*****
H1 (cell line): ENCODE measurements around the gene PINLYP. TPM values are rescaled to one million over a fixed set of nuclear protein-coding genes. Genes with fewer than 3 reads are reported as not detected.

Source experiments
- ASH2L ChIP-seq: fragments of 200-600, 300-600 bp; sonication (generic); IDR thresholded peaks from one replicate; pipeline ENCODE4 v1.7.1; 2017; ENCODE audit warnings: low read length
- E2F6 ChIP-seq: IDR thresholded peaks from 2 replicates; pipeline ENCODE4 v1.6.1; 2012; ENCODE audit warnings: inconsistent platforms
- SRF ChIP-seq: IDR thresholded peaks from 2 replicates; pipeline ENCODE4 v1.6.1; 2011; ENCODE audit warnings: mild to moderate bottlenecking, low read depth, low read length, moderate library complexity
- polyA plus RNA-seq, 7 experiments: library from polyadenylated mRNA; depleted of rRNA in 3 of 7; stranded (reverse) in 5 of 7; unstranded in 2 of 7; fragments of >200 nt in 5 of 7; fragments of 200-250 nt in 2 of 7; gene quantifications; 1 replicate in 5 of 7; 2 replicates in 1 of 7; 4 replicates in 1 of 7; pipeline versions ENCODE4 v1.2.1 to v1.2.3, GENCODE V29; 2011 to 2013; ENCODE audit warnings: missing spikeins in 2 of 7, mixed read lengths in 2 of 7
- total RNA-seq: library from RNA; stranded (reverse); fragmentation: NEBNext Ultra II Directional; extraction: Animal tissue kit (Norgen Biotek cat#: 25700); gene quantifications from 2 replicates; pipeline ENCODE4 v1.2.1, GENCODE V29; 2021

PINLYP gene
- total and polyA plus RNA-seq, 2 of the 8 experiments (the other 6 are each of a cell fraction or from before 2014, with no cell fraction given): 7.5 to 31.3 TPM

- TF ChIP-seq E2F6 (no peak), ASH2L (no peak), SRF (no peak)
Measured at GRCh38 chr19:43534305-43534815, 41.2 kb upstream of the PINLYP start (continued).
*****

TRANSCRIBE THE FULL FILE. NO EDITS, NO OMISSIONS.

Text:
H1 (cell line): ENCODE measurements around the gene PINLYP. TPM values are rescaled to one million over a fixed set of nuclear protein-coding genes. Genes with fewer than 3 reads are reported as not detected.

Source experiments
- ASH2L ChIP-seq: fragments of 200-600, 300-600 bp; sonication (generic); IDR thresholded peaks from one replicate; pipeline ENCODE4 v1.7.1; 2017; ENCODE audit warnings: low read length
- E2F6 ChIP-seq: IDR thresholded peaks from 2 replicates; pipeline ENCODE4 v1.6.1; 2012; ENCODE audit warnings: inconsistent platforms
- SRF ChIP-seq: IDR thresholded peaks from 2 replicates; pipeline ENCODE4 v1.6.1; 2011; ENCODE audit warnings: mild to moderate bottlenecking, low read depth, low read length, moderate library complexity
- polyA plus RNA-seq, 7 experiments: library from polyadenylated mRNA; depleted of rRNA in 3 of 7; stranded (reverse) in 5 of 7; unstranded in 2 of 7; fragments of >200 nt in 5 of 7; fragments of 200-250 nt in 2 of 7; gene quantifications; 1 replicate in 5 of 7; 2 replicates in 1 of 7; 4 replicates in 1 of 7; pipeline versions ENCODE4 v1.2.1 to v1.2.3, GENCODE V29; 2011 to 2013; ENCODE audit warnings: missing spikeins in 2 of 7, mixed read lengths in 2 of 7
- total RNA-seq: library from RNA; stranded (reverse); fragmentation: NEBNext Ultra II Directional; extraction: Animal tissue kit (Norgen Biotek cat#: 25700); gene quantifications from 2 replicates; pipeline ENCODE4 v1.2.1, GENCODE V29; 2021

PINLYP gene
- total and polyA plus RNA-seq, 2 of the 8 experiments (the other 6 are each of a cell fraction or from before 2014, with no cell fraction given): 7.5 to 31.3 TPM

- TF ChIP-seq E2F6 (no peak), ASH2L (no peak), SRF (no peak)
Measured at GRCh38 chr19:43534305-43534815, 41.2 kb upstream of the PINLYP start (continued).